Learn More
In the budding yeast, Saccharomyces cerevisiae, DNA damage or ribonucleotide depletion causes the transcriptional induction of an array of genes with known or putative roles in DNA repair. The ATM-like kinase, Mec1, and the serine/threonine protein kinases, Rad53 and Dun1, are required for this transcriptional response. In this paper, we provide evidence(More)
In Saccharomyces cerevisiae, gene expression in the late G(1) phase is activated by two transcription factors, SBF and MBF. SBF contains the Swi4 and Swi6 proteins and activates the transcription of G(1) cyclin genes, cell wall biosynthesis genes, and the HO gene. MBF is composed of Mbp1 and Swi6 and activates the transcription of genes required for DNA(More)
Activation of eukaryotic genes often relies on remote chromatin determinants. How these determinants function remains poorly understood. The hGH gene is activated by a 5'-remote locus control region (LCR). Pituitary-specific DNase I hypersensitive site I (HSI), the dominant hGH LCR element, is separated from the hGH-N promoter by a 14.5 kb span that(More)
Notch is needed for T-cell development and is a common oncogenic driver in T-cell acute lymphoblastic leukemia. The protooncogene c-Myc (Myc) is a critical target of Notch in normal and malignant pre-T cells, but how Notch regulates Myc is unknown. Here, we identify a distal enhancer located >1 Mb 3' of human and murine Myc that binds Notch transcription(More)
Gene activation in higher eukaryotes is often under the control of regulatory elements quite distant from their target promoters. It is unclear how such long-range control is mediated. Here we show that a single determinant of the human growth hormone locus control region (hGH LCR) located 14.5 kb 5prime prime or minute to the hGH-N promoter has a critical,(More)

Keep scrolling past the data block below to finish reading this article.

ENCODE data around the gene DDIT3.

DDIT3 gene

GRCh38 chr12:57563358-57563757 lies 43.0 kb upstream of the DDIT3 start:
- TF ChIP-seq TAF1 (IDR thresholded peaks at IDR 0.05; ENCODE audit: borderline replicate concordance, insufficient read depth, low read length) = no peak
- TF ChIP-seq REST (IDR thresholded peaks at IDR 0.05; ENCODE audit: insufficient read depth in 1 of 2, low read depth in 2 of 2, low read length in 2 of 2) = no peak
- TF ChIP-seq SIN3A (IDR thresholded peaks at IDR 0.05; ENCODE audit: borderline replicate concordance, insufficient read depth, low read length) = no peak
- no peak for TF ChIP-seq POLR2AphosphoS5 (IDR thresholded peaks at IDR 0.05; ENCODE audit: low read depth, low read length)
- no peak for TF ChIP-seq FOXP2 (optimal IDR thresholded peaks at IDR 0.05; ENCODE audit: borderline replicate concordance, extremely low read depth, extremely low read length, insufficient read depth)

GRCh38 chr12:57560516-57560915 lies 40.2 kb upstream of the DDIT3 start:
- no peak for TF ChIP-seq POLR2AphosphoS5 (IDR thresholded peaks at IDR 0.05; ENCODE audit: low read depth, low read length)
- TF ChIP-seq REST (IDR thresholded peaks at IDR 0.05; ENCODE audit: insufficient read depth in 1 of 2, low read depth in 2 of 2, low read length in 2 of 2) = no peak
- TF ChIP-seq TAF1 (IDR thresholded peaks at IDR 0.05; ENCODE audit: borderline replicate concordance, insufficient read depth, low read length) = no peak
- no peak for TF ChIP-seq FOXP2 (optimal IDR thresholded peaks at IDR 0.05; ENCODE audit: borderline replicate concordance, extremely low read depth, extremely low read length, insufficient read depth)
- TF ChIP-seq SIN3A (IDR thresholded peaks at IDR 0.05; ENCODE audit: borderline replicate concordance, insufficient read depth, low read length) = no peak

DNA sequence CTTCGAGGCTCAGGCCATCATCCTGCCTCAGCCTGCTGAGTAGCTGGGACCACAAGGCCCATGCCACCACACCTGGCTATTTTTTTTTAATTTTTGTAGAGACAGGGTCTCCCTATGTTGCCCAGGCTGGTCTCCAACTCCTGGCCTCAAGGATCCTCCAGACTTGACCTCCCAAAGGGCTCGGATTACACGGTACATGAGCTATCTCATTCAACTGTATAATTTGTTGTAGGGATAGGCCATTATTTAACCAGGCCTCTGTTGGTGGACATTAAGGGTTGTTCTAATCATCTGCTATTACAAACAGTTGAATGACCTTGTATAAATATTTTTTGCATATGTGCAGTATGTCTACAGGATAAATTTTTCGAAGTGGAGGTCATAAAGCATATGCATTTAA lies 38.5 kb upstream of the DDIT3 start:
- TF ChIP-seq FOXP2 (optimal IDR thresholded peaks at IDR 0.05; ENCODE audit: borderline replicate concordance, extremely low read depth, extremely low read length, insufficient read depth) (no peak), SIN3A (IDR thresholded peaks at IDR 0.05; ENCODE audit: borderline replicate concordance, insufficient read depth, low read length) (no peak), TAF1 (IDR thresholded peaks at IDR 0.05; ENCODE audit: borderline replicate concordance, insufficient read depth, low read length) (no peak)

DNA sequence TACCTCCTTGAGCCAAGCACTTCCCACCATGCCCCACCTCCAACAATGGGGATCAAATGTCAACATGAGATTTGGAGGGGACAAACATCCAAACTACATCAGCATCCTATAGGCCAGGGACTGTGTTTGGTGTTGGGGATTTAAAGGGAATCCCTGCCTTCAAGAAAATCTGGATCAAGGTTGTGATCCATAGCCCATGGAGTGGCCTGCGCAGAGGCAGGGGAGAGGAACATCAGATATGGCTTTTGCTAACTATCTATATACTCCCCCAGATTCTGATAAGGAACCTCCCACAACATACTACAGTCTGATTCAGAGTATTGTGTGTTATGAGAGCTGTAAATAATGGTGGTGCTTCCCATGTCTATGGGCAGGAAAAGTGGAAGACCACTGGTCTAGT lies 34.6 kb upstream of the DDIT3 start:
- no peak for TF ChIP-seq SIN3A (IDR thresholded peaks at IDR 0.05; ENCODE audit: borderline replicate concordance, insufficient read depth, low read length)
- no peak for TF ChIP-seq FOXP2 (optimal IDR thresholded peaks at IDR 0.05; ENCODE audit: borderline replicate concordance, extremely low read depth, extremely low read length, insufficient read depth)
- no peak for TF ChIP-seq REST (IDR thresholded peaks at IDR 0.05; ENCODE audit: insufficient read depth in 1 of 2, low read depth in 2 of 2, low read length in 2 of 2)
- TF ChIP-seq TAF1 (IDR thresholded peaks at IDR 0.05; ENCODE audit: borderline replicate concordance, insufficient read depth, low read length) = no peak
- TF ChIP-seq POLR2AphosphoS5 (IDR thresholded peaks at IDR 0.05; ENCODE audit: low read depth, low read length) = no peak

One of the essential components of a phosphatase that specifically dephosphorylates the Saccharomyces cerevisiae RNA polymerase II (RPII) large subunit C-terminal domain (CTD) is a novel polypeptide encoded by an essential gene termed FCP1. The Fcp1 protein is localized to the nucleus, and it binds the largest subunit of the yeast general transcription(More)
The cluster of genes encoding the human growth hormone (GH) contains an array of five highly related genes. From 5' to 3' these are: GHN, CSL (encoding chorionic somatomammotropin-like gene), CSA, GHV (encoding GH-variant gene) and CSB. These five genes are expressed in mutually exclusive tissue distributions, GHN in pituitary somatotropes and the remaining(More)
We report the establishment of three distinct pituitary-derived murine cell lines generated by targeted T-antigen-induced transformation. The Pit1/0 line expresses pituitary-specific transcription factor-1 (Pit-1) but lacks expression of GH, prolactin (Prl), or TSH, and the Pit1/Prl line is selectively positive for Pit-1 and Prl. The third line,(More)
A large number of group I introns encode a family of homologous proteins that either promote intron splicing (maturases) or are site-specific DNA endonucleases that function in intron mobility (a process called "homing"). Genetic studies have shown that some of these proteins have both activities, yet how a single protein carries out both functions remains(More)
For many mammalian genes, initiation of transcription during embryonic development must be subsequently sustained over extensive periods of adult life. It remains unclear whether maintenance of gene expression reflects the same set of pathways as are involved in initial gene activation. The human pituitary growth hormone (hGH-N) locus is activated in the(More)